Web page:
[Junta was, so The Blue Light] would like to tell us, a child of the secretive world of nature, a person who stands apart and beyond the world of reason and civilization that could corrupt the better world of nature. Riefenstahl sharply separates a romantic, intuitive, nature-bound existence (glorified with all possible camera lyricism) from a more urban, civilized way of life that, of itself, smacks of decadence. And the mystical cult of a nature-mountain world is contrasted with profane, "plain" reason, the former being rather more holy, prior and predestined….

[In Triumph of the Will] she succeeded in bringing to the screen the pomp of Naziism as a splendiferous and sacred...

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Leni Riefenstahl

I knew that in all of my films, whatever they were, whether it concerned Triumph of the Will, Olympia or Tiefland, there was … yes: let us say purity. Yunta [in The Blue Light] was a young girl, intact and innocent, whom fear made retract at any contact with reality, with matter, with sex; and, later, in Tiefland, the character of Martha was nearly the same. But I didn't know this. I was searching. When I got somewhere, it was unconsciously.

I only know that I have a great love for beauty. The form taken by beauty, and not only its exterior form but its interior form. I only know how happy it makes me when I meet good men, simple men. But it repulses me so much to find...

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ROGER MANVELL and HEINRICH FRAENKEL

[Riefenstahl] lifts what would have been a dreary parade of rhetoric, marches, and mass spectacle into an evocation of what Hitler meant to her personally and to the German people, and it is this emotionalism which is conveyed through the whole tempo of [Triumph of the Will], with its rhythmic cutting, its carefully contrived sequences binding the ancient traditions of Germany (seen in the architecture of Nuremberg, for example) with the near-deification of Hitler as he is received by the assembled masses of his supporters. (p. 78)

Triumph of the Will remains a kind of spectacular curiosity, a mine of source material for the study of Hitler and the organization of the Nazi rallies, a...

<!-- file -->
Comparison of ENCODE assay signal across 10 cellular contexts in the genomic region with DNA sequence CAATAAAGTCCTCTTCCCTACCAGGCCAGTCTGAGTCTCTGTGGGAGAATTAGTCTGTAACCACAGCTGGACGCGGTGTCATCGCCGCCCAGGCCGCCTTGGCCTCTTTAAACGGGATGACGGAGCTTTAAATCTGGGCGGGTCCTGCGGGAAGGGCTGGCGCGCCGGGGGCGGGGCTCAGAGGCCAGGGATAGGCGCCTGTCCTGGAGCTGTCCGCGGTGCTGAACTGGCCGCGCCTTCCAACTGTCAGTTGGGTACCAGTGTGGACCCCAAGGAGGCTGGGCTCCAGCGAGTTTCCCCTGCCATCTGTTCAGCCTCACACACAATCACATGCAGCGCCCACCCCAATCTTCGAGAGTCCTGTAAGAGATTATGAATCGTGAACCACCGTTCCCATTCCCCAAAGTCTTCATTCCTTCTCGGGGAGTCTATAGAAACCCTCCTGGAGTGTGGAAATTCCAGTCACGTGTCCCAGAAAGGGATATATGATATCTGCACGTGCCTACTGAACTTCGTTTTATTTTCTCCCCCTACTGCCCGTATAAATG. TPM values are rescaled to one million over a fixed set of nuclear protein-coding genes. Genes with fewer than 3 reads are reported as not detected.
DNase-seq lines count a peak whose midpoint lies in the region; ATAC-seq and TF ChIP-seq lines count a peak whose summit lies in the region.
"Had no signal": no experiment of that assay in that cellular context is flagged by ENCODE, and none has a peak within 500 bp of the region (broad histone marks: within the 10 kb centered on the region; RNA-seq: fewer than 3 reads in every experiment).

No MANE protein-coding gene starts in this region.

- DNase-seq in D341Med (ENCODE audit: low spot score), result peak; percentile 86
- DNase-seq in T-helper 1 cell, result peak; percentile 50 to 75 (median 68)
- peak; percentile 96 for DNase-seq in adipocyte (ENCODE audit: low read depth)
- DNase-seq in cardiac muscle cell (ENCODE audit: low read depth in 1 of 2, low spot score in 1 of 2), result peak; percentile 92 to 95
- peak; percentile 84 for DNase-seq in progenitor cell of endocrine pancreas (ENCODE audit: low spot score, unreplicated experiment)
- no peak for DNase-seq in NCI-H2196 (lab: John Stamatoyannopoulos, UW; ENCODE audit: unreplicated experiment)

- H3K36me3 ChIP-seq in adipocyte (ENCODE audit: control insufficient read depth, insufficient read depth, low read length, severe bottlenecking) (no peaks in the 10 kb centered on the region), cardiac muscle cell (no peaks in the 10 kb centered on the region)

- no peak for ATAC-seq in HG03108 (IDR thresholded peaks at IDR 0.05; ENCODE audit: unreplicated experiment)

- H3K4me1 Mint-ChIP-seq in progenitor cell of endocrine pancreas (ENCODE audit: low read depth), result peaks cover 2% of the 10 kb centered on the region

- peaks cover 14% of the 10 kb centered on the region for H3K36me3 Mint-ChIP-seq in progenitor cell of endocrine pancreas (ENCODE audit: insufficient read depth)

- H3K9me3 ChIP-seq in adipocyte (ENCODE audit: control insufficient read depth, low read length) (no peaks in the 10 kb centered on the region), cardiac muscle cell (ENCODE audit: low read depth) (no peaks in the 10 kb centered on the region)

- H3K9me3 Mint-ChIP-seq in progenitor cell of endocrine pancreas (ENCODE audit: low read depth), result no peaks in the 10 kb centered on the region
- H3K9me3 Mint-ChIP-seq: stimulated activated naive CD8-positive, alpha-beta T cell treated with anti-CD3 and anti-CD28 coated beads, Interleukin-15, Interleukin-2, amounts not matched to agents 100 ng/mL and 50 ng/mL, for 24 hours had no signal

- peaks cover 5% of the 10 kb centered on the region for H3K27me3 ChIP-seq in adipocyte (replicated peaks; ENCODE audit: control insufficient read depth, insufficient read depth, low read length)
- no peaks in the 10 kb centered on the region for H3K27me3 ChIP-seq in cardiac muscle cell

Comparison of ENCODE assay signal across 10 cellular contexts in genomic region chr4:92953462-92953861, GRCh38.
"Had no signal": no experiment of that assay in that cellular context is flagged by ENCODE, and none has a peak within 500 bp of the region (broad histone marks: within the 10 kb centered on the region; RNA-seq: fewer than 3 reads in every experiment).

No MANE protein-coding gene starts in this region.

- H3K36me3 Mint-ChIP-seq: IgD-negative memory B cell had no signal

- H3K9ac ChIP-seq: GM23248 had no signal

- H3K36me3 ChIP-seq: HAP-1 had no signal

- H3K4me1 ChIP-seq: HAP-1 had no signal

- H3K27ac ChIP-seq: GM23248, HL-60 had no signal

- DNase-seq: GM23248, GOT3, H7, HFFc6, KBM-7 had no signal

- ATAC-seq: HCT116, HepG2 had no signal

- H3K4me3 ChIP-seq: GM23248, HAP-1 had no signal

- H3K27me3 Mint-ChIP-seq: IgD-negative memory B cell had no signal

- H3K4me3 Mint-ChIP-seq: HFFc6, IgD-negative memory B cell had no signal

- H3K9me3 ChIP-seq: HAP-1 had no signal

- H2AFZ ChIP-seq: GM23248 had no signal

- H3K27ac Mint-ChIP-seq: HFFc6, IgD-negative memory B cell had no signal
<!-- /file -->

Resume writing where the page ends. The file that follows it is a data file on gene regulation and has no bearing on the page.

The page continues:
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Ken Kelman

Triumph of the Will did come to surpass Potemkin as the ultimate in cinema propaganda. This is for one essential reason: Triumph is a true documentary, completely made up of "actual" footage—the ultimate in incontrovertible credibility. The wonderful paradox here is that under any conditions but this absolute reportorial truth, the propaganda itself would be quite incredible….

Riefenstahl creates a unique cinema: a cinema which transfigures "real life" while apparently recording it; which is essentially avantgarde while ostensibly conventional; which, in short, is dedicated to the creation of grand and ultimate illusion. (p. 162)

Triumph of the Will...

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Richard Meran Barsam

Riefenstahl was critically praised for writing, producing, and directing [The Blue Light], but her real fulfillment came from playing the role of the young woman who has no contact with the real world and who is, therefore, destroyed by it. This unhappy story expresses Rienfenstahl's belief that the artist must, at all costs, remain independent of the material world. In her own life, she has achieved artistic freedom, but at a great cost. Like Junta, she had her own intuitive feelings about nature and was destroyed by her naive disregard of the real world around her, the world she set out to avoid. (p. 9)

[Day of Freedom-Our Armed Forces (Tagder Freiheit-Unsere Wehrmacht), a beautifully...

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Paul D. Zimmerman

"The People of Kau" reflects a perfect marriage of artist and subject. The villagers seem to have built their village to suit Riefenstahl's specifications for scope and primitive mystery, their jumble of thatched towers rising from the rocks like magical mushrooms. The glistening, perfectly sculpted bodies satisfy her appetite for the sensual and the ideal. Perhaps not even a dreamer like Riefenstahl could have imagined the astonishing masking rituals that the warriors perform. Once, sometimes twice a day, out of a basically esthetic impulse, they paint their faces, transforming them into stunning abstract canvases…. Riefenstahl captures them like so many primitive Picassos, luminous against beautifully controlled...

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David B. Hinton

[In] The Blue Light, Riefenstahl not only shifted from Fanck's realistic treatment of nature to a fantasized version; she also introduced the evil nature of man as a counter-force to the purity of nature. The mysterious blue light that appears on the mountain top is an idealized beauty; it becomes deadly only because of man's curiosity and greed. The mountain girl Junta, as an outcast from the village, represents the pure, trusting nature of man. The villagers are distrustful and hateful and persecute Junta because they do not understand her. Since the Nazis revered the villages as the cornerstone of their concept of the Volksgemeinschaft, Junta emerges as a rejection of that concept. Her purity is...